1. They have a fascination with Gurus and spiritual Masters, and they go to see them, or watch their videos on the Internet
  2. They read the books of these spiritual teachers, they get excited, and they want to be initiated.
  3. They get initiated, practice for two to three days, and then get distracted and stop practicing.
  4. They may repeat steps 1 to 3 for several spiritual traditions.
  5. They are not clear exactly why they are desperately seeking a spiritual Master, or what they are actually seeking in their multiple attempts at initiation.
  6. They may be driven unconsciously to enact this spiritual seeking pattern to escape deep shame, a sense of personal failure, or memories of abuse or trauma. They want to get out of waking awareness and stay out, so these painful memories won’t surface.
  7. They never complete the paths they start; they keep looking for the right Path or the true Guru.

As a result of following this pattern, spiritual dilettantes:

  • Demonstrate a familiarity with a variety of Paths, without a deep appreciation of their rich heritage and lack a thorough knowledge of any of them.
  • Have a track record of incompletion—they start many Paths, but they don’t finish any of them.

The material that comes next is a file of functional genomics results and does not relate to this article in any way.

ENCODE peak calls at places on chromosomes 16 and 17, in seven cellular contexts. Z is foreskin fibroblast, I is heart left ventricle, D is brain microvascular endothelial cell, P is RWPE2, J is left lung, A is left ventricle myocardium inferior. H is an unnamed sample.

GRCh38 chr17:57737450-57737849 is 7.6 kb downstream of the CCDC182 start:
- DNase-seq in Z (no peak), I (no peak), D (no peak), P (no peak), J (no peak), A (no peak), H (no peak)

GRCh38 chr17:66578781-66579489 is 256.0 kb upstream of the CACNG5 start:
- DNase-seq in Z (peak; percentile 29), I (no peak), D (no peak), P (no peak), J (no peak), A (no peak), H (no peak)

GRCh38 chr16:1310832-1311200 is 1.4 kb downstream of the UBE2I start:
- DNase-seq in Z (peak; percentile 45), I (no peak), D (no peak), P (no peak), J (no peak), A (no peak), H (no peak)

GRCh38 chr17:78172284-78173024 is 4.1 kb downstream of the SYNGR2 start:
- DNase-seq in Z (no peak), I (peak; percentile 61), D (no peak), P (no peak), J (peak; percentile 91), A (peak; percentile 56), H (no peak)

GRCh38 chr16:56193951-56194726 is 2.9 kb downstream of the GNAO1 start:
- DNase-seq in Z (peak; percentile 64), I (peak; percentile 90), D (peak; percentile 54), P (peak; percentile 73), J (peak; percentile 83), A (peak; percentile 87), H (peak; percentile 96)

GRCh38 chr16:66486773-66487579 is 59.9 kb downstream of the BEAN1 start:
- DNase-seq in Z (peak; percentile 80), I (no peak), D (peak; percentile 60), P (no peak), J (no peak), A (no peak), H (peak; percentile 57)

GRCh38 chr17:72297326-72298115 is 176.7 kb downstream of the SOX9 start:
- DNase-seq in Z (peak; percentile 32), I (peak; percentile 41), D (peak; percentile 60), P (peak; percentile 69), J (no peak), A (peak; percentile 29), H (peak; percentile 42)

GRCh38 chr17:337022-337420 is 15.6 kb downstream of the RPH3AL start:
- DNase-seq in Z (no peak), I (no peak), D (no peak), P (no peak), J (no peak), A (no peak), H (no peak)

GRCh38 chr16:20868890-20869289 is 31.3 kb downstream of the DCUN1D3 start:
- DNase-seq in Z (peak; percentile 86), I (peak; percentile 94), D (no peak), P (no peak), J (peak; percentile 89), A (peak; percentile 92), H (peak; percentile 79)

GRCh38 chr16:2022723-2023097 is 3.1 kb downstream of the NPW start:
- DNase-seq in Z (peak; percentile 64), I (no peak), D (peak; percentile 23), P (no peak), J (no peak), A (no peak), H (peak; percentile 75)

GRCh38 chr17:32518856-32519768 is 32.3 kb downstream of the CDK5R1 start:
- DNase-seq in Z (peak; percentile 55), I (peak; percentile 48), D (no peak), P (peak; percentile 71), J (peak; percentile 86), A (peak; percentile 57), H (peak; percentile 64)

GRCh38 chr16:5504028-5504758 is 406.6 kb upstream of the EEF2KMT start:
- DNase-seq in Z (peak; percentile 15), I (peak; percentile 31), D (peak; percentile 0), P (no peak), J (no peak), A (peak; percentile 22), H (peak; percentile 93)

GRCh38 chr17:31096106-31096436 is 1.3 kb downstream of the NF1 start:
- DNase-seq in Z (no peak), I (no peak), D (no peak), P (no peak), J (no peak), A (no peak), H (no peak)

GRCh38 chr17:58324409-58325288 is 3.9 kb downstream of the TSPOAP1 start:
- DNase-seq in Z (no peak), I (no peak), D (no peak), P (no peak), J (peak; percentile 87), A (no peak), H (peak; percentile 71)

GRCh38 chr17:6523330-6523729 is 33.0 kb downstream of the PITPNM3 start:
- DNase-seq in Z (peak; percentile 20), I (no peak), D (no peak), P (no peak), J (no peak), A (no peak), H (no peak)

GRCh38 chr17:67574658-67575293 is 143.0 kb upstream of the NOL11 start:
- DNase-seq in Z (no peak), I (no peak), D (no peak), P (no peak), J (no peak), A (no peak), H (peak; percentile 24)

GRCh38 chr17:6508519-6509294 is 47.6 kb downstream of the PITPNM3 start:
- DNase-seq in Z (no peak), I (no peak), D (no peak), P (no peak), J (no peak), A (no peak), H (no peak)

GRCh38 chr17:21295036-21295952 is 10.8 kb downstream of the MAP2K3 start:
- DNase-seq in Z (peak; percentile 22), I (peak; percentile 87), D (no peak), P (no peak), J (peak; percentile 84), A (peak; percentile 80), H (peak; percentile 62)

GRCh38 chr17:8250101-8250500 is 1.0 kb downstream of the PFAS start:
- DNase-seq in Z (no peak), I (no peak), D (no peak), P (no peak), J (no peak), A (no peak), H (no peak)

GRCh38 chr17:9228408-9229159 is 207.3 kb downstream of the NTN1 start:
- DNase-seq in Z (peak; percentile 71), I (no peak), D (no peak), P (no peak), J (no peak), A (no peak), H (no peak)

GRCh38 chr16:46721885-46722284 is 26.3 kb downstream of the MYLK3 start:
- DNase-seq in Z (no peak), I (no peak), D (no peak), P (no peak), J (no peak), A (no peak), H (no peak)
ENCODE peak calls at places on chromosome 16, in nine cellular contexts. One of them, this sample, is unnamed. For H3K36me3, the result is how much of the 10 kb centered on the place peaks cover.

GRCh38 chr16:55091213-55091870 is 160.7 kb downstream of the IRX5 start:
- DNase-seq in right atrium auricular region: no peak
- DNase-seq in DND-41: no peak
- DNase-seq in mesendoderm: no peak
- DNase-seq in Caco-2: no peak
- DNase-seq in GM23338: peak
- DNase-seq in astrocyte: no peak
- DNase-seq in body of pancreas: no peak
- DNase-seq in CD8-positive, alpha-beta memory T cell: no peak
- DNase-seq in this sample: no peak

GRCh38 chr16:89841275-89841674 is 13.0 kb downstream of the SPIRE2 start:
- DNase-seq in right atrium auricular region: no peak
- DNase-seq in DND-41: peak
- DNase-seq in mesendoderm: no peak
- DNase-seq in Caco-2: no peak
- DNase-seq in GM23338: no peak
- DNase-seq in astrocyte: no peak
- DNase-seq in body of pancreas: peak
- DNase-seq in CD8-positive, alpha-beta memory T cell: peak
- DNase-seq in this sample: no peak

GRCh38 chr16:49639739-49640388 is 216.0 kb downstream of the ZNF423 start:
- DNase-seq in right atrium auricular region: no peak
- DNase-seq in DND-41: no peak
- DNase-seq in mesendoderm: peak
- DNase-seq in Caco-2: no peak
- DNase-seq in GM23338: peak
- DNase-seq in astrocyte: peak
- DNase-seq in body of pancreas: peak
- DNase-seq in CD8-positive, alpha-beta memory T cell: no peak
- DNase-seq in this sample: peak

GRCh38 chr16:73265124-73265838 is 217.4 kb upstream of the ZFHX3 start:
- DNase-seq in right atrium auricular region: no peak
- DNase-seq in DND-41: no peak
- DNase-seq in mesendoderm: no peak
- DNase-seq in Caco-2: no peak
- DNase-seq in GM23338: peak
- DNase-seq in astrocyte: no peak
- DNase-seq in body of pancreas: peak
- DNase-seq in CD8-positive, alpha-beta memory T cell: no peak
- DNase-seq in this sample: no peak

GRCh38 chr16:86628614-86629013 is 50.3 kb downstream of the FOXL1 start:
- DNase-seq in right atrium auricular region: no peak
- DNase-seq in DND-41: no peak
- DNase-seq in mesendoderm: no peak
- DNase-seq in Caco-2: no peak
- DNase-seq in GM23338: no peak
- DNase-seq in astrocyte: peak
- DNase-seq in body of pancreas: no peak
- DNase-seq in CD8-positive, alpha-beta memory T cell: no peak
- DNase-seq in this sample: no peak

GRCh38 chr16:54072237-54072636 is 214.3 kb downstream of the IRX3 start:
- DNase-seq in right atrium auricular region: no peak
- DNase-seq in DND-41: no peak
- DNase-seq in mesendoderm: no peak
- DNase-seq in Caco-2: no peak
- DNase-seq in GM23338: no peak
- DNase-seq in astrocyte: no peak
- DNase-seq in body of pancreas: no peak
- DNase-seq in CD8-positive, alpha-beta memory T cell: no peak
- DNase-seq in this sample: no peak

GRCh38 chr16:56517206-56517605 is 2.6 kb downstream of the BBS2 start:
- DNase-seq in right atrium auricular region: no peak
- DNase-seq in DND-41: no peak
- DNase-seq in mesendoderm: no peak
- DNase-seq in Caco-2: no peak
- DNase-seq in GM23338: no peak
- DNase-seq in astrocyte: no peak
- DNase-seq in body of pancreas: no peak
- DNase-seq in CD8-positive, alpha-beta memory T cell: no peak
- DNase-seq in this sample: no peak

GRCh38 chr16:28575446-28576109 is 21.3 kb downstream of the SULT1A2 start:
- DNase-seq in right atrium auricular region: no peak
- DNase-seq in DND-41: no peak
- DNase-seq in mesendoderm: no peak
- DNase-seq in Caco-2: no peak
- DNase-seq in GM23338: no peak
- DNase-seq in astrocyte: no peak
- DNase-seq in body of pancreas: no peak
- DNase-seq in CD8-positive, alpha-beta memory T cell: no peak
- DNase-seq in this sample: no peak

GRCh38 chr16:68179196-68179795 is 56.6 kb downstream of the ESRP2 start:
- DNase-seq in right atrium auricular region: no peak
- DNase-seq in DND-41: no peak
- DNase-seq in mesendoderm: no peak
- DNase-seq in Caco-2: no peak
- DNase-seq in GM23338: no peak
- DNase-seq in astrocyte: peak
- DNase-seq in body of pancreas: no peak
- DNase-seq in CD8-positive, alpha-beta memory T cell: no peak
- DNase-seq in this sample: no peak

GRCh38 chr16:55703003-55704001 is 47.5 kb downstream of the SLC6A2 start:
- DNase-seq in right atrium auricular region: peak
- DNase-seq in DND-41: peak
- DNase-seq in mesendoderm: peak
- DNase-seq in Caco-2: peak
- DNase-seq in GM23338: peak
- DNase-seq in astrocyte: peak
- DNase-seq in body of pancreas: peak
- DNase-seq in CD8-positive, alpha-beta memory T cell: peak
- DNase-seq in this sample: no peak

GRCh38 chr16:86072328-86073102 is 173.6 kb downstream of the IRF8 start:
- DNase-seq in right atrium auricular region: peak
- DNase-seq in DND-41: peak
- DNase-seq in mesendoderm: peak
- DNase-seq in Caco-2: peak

• Have a strong proclivity to engage in spiritual gossip; they look for flaws, character weakness, or sins of their spiritual Master, but avoid personal introspection to weed out their own character weaknesses.
  • With their increasing failure to make any spiritual progress on any of these Paths, they may become critical, skeptical, and mistrustful of any spiritual Paths or any spiritual teacher. They may characterize all spiritual teachers as frauds, charlatans, or cult leaders, without even investigating the merits or deficiencies of that teacher or that Path, based on their own prior experience of frustration and failure with meditation.
  • May undergo a period of excitement when they anticipate getting initiated, and they tell their friends about their discovery. After getting initiated, however, they find flaws and deficiencies, make excuses for not practicing, and then abandon the Path and its practices.
  • May show multiple spiritual imbalances and symptoms of dissociation, detachment, and difficulty to make personal decisions, if they have practiced the techniques of the path long enough to produce inner transformation, before leaving for greener pastures.